So it’s fair to say that DVDs are an old technology that was paired with Standard Definition 4:3 aspect ration televisions while Blu-Rays are the latest technology that’s been developed to be paired with widescreen High Definition sets.
If you browse the website for your preferred home electronics store, you’ll find that you can buy a good Blu-Ray player for less than $70. What’s more, the Blu-Ray player will still be able to play your existing collection of audio CDs and DVDs.
If talk of numbers of pixels and aspect ratios isn’t your scene, then this diagram shows you the difference between a SD picture (tinted red), a part HD picture (tinted blue) and a full-sized HD picture (in full colour). I think that it shows quite nicely why a film stored on a High Definition Blu-Ray disk will look outstanding when compared to its DVD counterpart.
How do I join Eumundi World Cinema?
To join Eumundi World Cinema simply download and complete a Member Application Form or complete online here. Once you have submitted your application and paid your joining fee, your membership of Eumundi World Cinema will be confirmed.
Can I just come along without joining?
Yes, you can join us at any of our events as a Guest. We won't charge you for the movie (it's a condition of our licence with the film distributors as we are a film society) however we will provide you with a delicious themed two course supper (entre, dessert) with coffee, tea (and sometimes a special brew from the chef) and home made biscuits for $20. BYO drinks. That way you can try us out first and if you like what you see, then join when you are ready to commit to an annual membership.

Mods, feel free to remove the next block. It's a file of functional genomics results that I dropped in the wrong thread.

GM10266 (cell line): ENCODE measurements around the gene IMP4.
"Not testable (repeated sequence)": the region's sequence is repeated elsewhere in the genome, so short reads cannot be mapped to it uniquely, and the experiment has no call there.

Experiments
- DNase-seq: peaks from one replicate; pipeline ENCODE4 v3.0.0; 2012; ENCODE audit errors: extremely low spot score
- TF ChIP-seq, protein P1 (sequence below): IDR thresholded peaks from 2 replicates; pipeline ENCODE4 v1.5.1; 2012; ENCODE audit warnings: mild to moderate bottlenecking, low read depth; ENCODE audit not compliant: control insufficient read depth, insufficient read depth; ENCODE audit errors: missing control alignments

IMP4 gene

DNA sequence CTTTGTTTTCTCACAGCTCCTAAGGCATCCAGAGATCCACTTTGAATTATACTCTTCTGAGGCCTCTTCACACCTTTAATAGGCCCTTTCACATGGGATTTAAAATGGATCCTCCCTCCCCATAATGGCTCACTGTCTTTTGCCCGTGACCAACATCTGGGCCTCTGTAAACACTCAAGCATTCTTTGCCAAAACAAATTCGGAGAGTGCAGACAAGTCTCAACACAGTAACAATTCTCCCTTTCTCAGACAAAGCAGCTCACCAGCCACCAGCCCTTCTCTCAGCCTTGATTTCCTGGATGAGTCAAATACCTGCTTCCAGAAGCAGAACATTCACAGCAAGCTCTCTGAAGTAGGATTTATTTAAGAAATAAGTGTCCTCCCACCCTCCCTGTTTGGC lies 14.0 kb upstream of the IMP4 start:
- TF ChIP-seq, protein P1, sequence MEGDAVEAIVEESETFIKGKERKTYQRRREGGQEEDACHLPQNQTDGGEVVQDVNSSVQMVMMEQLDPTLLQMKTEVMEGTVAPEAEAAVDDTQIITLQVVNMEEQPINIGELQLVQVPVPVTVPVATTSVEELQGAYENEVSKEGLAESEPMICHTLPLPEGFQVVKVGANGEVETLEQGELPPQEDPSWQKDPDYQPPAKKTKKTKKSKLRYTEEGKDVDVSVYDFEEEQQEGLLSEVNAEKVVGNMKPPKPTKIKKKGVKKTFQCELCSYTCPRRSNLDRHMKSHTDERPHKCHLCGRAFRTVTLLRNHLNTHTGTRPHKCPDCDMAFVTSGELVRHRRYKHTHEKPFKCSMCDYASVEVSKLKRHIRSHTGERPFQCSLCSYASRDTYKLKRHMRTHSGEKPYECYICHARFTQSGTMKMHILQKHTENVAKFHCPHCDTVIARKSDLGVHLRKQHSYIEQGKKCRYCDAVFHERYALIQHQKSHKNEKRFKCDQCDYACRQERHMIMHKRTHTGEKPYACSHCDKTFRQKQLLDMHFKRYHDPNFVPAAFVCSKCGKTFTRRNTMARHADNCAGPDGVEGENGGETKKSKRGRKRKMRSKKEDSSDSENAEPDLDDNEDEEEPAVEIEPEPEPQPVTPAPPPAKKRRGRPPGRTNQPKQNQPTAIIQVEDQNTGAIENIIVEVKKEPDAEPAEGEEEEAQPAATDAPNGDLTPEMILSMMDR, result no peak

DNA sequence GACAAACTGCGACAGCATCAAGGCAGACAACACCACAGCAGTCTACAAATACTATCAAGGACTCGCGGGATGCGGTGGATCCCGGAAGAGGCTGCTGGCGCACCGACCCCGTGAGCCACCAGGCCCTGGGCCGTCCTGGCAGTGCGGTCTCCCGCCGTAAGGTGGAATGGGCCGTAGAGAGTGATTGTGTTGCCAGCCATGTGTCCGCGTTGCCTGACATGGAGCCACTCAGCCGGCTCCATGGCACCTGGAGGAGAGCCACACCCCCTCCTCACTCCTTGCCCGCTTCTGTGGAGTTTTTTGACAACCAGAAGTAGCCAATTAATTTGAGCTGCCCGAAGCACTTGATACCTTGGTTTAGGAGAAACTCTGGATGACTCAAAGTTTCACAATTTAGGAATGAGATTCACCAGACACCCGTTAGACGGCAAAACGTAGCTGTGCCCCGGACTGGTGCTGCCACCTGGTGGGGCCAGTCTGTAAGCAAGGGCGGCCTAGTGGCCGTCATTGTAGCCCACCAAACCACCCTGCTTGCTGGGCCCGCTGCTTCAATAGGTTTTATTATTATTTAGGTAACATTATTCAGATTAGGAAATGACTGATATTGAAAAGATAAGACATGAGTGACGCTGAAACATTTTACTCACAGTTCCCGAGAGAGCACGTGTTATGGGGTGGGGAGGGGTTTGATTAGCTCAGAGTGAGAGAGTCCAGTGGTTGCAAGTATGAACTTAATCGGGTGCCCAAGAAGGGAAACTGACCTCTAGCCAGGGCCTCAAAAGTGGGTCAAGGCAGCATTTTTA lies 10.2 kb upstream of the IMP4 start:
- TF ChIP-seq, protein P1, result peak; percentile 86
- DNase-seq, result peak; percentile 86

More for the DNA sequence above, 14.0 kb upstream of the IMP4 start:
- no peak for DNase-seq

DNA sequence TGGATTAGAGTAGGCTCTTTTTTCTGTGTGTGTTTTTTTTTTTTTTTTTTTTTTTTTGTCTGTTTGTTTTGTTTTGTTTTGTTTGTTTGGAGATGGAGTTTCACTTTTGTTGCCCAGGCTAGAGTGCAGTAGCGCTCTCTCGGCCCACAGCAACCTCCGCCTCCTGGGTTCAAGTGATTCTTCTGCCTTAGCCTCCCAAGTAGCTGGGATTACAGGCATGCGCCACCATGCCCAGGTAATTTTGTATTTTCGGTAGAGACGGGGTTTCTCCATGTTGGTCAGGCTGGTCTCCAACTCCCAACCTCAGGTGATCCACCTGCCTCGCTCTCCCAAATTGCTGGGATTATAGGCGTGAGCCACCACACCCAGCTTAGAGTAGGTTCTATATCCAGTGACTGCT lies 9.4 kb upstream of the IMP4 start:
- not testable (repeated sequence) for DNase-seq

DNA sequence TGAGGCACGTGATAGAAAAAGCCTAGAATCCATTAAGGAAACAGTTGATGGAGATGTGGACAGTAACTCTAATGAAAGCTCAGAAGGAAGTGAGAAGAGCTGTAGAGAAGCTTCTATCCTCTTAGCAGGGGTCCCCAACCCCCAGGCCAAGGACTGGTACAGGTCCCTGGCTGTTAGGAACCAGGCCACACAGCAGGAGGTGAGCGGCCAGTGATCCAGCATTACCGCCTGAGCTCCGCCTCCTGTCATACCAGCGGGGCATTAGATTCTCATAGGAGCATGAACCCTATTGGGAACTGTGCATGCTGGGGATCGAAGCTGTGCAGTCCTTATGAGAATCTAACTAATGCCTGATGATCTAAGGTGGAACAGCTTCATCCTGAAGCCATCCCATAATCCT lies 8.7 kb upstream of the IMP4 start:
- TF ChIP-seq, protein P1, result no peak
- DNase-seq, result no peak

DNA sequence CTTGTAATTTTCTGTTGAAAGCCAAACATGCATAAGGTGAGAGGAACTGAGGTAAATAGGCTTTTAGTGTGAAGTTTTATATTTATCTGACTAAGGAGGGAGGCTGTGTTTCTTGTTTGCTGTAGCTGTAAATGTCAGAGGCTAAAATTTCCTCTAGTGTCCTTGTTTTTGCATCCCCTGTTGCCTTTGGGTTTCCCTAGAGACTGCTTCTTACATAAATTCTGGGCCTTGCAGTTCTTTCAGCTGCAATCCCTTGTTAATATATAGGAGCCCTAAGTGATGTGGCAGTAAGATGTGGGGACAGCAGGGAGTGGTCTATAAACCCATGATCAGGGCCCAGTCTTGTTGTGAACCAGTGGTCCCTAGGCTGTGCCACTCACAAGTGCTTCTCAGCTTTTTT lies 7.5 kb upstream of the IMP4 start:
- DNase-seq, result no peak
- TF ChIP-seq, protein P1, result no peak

What does it cost to be a member?
New membership joining fee is $80 per person in 2018 and is an annual subscription renewable in January.
Existing members renewing in 2018 can renew for $60 (2014 subscription price).
We also have a Mini-Me Movie membership category for $50 where you can choose any six movies throughout 2018.
What does my membership entitle me to?
Full membership of Eumundi World Cinema entitles you to attend 11 events from February through to December 2018 - unless you choose a Mini-Me Movie membership which entitles you to 6 events of your choice. Each event includes a main feature, two movie shorts (time permitting) and the opportunity to vote for next month's main feature. You will also have the opportunity to review each movie on our website and receive newsletters and emails about upcoming events.
Are there any additional costs?